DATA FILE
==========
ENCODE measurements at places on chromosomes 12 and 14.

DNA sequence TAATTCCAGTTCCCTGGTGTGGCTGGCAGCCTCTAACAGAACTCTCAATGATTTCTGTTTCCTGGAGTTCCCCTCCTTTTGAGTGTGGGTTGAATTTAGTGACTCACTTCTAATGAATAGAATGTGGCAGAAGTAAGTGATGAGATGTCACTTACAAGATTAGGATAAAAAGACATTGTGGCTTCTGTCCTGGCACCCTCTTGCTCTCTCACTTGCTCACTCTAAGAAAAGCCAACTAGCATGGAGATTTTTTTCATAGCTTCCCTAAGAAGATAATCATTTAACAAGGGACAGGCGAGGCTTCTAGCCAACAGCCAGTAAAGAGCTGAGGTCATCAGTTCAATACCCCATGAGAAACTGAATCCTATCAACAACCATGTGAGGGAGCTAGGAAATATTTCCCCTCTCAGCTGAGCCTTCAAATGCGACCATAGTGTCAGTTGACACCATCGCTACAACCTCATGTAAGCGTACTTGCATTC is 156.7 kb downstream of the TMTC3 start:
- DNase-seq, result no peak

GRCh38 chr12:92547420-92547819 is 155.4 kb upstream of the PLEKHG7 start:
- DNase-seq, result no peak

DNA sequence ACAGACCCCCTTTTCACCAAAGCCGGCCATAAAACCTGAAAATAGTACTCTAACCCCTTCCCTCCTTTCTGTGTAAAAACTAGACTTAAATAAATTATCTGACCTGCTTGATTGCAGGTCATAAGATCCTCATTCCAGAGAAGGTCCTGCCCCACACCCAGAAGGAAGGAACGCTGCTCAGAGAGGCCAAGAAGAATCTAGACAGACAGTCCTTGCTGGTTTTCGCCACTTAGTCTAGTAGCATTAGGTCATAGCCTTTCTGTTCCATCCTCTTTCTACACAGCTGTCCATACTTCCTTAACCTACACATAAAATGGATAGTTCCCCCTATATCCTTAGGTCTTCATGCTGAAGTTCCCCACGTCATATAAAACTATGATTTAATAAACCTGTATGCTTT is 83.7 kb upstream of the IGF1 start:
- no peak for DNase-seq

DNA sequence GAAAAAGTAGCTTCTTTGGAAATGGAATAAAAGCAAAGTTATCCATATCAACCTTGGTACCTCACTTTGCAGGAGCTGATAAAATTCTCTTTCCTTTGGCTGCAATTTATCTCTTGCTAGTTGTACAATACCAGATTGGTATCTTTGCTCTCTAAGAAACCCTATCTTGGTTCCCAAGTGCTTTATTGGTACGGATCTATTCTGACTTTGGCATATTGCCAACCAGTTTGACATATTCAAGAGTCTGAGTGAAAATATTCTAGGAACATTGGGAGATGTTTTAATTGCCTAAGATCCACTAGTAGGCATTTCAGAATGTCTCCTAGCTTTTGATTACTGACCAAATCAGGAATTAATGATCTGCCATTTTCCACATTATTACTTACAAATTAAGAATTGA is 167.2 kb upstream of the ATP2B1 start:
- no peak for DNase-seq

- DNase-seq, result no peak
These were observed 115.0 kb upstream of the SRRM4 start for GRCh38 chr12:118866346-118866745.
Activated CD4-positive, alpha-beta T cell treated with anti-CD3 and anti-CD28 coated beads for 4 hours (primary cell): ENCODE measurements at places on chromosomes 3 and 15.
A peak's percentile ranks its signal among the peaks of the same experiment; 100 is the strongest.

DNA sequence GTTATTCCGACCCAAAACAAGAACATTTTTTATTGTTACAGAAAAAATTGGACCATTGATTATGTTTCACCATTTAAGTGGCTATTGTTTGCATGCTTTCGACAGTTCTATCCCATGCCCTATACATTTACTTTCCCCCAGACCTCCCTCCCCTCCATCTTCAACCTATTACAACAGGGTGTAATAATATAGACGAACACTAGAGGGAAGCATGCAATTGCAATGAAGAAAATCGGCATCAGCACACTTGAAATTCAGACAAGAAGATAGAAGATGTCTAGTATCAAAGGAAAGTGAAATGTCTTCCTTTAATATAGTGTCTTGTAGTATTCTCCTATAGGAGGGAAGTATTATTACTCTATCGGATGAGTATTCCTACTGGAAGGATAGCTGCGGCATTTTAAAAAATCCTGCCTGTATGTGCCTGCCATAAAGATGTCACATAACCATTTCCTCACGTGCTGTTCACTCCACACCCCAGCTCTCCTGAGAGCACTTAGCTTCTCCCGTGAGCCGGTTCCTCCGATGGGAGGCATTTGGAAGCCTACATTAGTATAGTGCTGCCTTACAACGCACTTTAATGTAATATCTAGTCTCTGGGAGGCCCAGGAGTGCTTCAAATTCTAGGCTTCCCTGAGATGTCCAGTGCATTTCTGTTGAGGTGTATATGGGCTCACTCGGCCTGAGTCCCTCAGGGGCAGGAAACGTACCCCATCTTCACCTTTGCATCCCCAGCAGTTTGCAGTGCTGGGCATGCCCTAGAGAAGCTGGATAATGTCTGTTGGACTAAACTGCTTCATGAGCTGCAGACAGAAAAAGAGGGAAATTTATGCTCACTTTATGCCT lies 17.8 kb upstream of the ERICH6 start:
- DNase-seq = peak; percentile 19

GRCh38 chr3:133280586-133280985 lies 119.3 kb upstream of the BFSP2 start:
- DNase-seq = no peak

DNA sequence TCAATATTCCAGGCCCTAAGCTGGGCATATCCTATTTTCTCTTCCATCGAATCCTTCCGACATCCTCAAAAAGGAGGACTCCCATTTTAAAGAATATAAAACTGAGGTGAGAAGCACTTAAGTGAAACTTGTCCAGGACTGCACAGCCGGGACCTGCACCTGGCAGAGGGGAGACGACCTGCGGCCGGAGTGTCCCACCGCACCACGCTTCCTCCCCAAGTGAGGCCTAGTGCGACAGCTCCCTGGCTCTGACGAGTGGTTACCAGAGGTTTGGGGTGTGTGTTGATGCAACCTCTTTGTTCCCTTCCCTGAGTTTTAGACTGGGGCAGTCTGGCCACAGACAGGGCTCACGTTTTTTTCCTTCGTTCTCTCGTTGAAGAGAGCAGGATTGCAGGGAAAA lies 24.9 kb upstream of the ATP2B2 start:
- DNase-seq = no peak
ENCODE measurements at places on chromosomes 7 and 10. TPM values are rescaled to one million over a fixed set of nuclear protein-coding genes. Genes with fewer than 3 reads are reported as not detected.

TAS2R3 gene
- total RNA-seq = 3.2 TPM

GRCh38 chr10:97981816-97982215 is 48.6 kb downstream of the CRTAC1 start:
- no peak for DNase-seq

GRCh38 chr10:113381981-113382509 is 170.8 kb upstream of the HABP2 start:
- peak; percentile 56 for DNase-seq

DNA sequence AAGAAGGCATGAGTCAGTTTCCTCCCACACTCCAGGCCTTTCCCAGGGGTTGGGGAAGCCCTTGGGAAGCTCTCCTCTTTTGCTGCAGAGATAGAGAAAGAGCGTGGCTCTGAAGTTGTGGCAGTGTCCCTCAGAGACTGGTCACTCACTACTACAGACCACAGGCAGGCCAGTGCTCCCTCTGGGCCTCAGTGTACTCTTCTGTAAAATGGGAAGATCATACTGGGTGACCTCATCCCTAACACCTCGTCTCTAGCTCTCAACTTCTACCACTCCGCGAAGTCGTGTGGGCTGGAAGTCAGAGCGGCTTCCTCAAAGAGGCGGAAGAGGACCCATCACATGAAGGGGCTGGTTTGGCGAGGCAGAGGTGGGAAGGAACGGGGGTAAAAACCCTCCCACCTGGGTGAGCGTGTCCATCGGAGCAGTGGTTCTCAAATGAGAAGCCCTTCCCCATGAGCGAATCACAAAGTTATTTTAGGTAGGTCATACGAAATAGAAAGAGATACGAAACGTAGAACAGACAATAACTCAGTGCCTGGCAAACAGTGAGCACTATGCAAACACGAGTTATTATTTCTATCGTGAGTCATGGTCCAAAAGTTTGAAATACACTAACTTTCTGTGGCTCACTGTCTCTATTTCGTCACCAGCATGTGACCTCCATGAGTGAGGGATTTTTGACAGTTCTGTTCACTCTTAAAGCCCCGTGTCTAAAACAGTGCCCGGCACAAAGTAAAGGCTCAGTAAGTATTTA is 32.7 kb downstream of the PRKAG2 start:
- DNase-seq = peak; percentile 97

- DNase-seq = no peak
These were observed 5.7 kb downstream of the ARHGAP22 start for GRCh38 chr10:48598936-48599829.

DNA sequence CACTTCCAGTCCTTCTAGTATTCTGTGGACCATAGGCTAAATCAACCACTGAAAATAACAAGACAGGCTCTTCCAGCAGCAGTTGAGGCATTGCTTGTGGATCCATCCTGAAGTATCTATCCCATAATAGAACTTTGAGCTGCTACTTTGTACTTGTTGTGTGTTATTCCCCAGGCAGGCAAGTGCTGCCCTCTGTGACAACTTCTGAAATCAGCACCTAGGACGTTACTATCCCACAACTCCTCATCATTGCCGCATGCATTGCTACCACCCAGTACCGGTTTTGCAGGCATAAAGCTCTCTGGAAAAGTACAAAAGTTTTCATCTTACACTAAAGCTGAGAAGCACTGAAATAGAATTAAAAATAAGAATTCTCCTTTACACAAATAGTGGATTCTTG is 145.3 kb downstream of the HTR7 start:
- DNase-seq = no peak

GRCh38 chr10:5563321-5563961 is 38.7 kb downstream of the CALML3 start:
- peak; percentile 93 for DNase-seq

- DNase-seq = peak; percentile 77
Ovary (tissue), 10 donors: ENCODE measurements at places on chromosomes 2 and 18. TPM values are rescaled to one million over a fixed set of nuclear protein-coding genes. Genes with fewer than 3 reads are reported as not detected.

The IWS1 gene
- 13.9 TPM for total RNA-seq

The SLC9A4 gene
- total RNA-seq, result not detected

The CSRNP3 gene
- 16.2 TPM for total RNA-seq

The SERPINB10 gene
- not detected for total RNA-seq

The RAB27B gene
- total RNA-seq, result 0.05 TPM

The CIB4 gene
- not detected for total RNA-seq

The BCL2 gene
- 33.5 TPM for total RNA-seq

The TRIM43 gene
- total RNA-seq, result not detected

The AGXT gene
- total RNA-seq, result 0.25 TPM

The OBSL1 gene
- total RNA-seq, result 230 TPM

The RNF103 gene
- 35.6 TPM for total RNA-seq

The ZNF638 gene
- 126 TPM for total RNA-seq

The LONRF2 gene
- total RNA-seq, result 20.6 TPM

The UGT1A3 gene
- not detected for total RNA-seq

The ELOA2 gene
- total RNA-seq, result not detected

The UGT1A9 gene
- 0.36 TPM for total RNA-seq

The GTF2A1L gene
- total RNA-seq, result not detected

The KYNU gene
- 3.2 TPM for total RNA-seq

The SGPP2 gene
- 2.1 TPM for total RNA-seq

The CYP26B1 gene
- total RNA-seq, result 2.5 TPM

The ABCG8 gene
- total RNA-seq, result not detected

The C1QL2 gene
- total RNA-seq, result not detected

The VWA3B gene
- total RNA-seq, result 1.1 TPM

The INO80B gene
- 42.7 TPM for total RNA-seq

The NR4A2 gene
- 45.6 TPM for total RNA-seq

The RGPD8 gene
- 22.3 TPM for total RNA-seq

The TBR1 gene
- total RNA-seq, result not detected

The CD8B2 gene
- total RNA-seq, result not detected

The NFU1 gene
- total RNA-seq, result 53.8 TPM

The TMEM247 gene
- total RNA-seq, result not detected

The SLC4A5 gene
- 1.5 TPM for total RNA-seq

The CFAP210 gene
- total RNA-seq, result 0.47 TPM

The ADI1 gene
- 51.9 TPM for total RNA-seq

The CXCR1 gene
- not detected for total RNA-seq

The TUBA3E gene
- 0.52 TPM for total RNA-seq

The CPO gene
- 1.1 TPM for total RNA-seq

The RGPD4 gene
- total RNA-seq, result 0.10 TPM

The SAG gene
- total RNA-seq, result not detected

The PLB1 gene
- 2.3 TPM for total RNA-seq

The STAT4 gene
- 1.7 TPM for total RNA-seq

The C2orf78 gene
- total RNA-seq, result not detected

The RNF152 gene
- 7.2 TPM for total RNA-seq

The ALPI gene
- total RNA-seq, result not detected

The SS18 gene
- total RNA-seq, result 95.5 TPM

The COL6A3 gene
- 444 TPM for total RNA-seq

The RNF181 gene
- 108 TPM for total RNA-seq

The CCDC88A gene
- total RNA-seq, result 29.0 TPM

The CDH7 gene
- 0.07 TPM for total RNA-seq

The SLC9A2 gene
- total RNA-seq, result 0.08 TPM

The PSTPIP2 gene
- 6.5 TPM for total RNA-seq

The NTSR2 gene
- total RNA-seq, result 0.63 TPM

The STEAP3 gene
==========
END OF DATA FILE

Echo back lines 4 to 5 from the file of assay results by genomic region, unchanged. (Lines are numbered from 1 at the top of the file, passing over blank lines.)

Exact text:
GRCh38 chr12:92547420-92547819 is 155.4 kb upstream of the PLEKHG7 start:
- DNase-seq, result no peak